A US study  conducted by researchers of the State University of New York at Stony Brook found that women are more aggressive in relationships. In a study in the USA, these researchers from the Department of Psychology and Department of Sociology have found that women are not only more aggressive in relationships before marriage but continue their aggression even after marriage and most often this aggression is the reason why marriages fall apart.
In a study with community couples, based on their self-report and the partners’ report it was found that more women than men were aggressive in relationships. In pre-marriage relationships (dating relationships) about 44% of women confessed to being the aggressors compared to 31% of men. For couples in marriage relationships, about 36% of women were found to be the aggressors compared to 27% of men in marriages about 18 months old. At the 30-month period, about 32% of women and 25% of men were violent.
It was also found that the modal form of physical aggression in both men and women were pushing, shoving and slapping. The researchers had also found out various different forms of physical aggression including kicking, biting or hitting with objects and even threatening with a knife or a gun.
In this aspect, it is important to mention a few other studies in this area. In 1980, Straus et al. found that age and income were negatively correlated with physical aggression.
Design of the experiment
In this longitudinal study of spousal violence, the researchers recruited 272 couples from before their marriage and then studied spousal violence pattern until 30-months of their marriage. They also assessed relationship satisfaction and spousal aggression across these 30-month period. Researchers found that marriages that had repeated physical violence, were uniformly discordant. Surprisingly, many of these couples whose marriage was rocked by violence didn’t view their relationship as discordant.
Couples were recruited through media advertisements and were paid based on each complete assessment sessions.
It is also pertinent to mention here that most respondents were having less than a high school degree and thus an education level study could not be done. However, the researchers mentioned a study by Strauss and others (1980) that found that the influence of the level of education was very small in spousal violence. However, in different studies conducted in India, we did find a significant difference in spousal violence with education.
The couples were made to take a self-assessment questionnaire in different rooms in the presence of a research assistant. One-third of all couples were interviewed.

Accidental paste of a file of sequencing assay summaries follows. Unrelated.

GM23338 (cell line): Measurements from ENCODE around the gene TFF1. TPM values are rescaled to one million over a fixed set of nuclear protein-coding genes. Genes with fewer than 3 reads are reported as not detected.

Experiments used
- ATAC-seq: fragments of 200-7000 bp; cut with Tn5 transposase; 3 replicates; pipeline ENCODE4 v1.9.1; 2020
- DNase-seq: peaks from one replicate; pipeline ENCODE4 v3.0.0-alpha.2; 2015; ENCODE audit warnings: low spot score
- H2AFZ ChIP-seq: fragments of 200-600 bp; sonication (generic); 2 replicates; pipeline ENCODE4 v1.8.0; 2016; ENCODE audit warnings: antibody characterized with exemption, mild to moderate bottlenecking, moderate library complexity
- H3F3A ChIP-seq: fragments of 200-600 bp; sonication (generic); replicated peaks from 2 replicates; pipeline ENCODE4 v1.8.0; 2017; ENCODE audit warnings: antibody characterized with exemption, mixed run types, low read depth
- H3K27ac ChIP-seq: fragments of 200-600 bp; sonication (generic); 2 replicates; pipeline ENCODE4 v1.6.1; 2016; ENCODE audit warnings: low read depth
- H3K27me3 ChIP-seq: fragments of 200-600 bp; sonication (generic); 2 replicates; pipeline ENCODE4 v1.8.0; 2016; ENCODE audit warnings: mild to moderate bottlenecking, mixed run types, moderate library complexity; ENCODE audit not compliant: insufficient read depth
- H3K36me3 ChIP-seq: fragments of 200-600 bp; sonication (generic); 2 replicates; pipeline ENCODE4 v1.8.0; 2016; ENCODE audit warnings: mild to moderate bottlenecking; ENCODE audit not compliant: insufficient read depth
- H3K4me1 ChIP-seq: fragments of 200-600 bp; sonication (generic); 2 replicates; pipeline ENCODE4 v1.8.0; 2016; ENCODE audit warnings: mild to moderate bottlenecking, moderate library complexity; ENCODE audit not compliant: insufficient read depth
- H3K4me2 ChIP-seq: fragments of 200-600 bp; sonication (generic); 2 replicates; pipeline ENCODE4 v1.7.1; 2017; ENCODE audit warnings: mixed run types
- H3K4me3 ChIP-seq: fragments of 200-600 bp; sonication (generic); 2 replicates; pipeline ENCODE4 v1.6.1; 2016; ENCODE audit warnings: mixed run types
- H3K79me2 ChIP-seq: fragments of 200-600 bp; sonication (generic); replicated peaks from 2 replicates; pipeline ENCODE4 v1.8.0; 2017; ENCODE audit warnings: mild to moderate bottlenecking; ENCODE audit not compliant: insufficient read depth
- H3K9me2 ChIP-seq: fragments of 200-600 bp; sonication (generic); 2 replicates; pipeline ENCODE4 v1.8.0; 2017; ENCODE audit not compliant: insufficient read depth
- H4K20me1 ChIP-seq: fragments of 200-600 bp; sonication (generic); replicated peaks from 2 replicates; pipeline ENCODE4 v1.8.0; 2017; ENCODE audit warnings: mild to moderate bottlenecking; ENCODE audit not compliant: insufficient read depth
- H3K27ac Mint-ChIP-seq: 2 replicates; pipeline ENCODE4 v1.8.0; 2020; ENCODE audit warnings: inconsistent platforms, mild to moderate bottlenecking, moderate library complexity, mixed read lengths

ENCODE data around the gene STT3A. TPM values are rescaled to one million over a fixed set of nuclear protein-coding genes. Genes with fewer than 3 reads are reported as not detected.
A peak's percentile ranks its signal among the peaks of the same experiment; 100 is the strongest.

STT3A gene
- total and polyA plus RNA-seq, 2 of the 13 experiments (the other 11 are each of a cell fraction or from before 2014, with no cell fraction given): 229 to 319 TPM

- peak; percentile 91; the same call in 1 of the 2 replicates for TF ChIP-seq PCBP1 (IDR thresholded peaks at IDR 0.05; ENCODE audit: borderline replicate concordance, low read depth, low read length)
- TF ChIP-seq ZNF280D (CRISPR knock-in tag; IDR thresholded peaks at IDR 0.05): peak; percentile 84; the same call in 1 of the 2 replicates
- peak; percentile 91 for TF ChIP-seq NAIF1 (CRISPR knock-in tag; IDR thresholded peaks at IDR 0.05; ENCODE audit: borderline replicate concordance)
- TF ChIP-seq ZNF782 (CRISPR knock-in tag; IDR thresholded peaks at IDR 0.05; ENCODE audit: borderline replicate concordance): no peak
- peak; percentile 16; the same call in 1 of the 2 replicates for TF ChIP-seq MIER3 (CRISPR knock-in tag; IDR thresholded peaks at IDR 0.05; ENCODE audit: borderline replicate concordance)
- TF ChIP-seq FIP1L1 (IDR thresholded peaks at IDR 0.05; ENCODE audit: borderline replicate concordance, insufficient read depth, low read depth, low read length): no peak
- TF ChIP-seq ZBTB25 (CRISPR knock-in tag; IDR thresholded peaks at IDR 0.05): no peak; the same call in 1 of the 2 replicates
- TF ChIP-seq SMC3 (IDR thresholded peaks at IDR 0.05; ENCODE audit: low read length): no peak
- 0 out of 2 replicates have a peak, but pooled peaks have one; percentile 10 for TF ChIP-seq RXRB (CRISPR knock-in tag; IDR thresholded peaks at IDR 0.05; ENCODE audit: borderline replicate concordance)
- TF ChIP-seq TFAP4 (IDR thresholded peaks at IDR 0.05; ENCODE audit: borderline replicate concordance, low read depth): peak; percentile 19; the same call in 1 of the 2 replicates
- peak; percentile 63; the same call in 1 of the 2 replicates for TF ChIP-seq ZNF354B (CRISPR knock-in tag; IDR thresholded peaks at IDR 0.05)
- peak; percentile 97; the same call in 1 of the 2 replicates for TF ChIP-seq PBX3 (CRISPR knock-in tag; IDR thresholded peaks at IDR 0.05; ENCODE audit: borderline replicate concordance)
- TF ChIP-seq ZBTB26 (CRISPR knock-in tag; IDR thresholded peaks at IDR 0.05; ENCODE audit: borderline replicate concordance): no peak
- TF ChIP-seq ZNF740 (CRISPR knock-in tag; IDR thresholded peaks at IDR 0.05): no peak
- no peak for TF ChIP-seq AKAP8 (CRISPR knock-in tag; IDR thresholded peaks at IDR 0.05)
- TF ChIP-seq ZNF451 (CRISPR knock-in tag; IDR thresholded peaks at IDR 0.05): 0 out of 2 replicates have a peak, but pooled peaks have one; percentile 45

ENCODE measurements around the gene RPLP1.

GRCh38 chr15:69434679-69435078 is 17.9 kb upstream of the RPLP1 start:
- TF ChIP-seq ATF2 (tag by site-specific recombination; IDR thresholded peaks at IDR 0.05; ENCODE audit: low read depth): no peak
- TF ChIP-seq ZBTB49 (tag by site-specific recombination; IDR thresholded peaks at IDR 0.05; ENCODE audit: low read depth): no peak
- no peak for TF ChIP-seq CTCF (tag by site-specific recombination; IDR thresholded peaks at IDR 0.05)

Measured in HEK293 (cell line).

Impact of Stable Aggression on Marital Satisfaction
One very important aspect of the study was to find out the impact of stable and sustained aggression on a couple’s marital satisfaction. The researchers had the following observations –
- 17% of women and 8% of men were identified as stably aggressive
- 50% of men and 39% of women were not aggressive in any assessment period
- Both men and women who were partners of a stably aggressive person reported lower marital satisfaction scores than that of people who were partners of a non-violent spouse.
- For both men and women, there was a significant decrease in marital satisfaction over time.
- 30% of partners of stably aggressive men and 24% partners of stably aggressive women fell below the SMAT cutoff  to indicate a clinically distressed person.
- Only 11% and 9% partners of non-aggressive men and women were dissatisfied with their marriage after 30-months of the nuptial bond.
From the last two points mentioned above, it is clear that whether there is aggression or not, a higher percentage of women compared to men do not feel happy in their marriage. This is probably an indication that men search for more emotional support in a relationship than women.
The researchers have also studied the behaviour of exclusive or unprovoked violence by the spouses. It was found that women were more aggressive in all studies. In dating or pre-marriage relationships, only 13% of men engaged in intimate partner violence compared to 26% of women. For couples who were married for 18-months, 8% men and 17% of women were found to be aggressive whereas, for couples who were 30-month into the marital bond, 9% of men and 16% of women were found to be aggressive towards their partners.
This pattern of unprovoked violence breaks the myth that women are less aggressive compared to men in a relationship. Rather it confirms that women are more aggressive in a relationship.
It is indeed a concern that domestic violence for some mysterious reason is not looked into as a gender-neutral issue. Most studies before 1990 used to consider this offence as gender-neutral and researches done on this subject tried to find out which gender was involved in violence. However, after 1990 the majority of studies and policies made were gender-biased despite the fact that women were found to be more violent than men in relationships. Even TMF did a nationwide survey in India on domestic violence against men recently, in which we found startling facts about DV against men. (detailed here).
These studies confirm that there is an immediate need to change our perspective about domestic violence and ensure that justice is upheld rather than gender-hatred.
- Prevalence and Suitability of Physical Aggression between Spouses: A Longitudinal Analysis – K Daniel O’Leary, Julian Barling, Ileana Arias and Alan Rosenbaum of Department of Psychology; Jean Malone and Andrea Tyree of Department of Sociology of State University of New York at Stony Brook.
- Jourilis E. N, Ramirez R R and O’Leary K D – Short Marital Adjustment Test: Psychometric Properties and Cutting Scores. (unpublished)
A 2019 study shows women are not only more aggressive but also more controlling than men – Here
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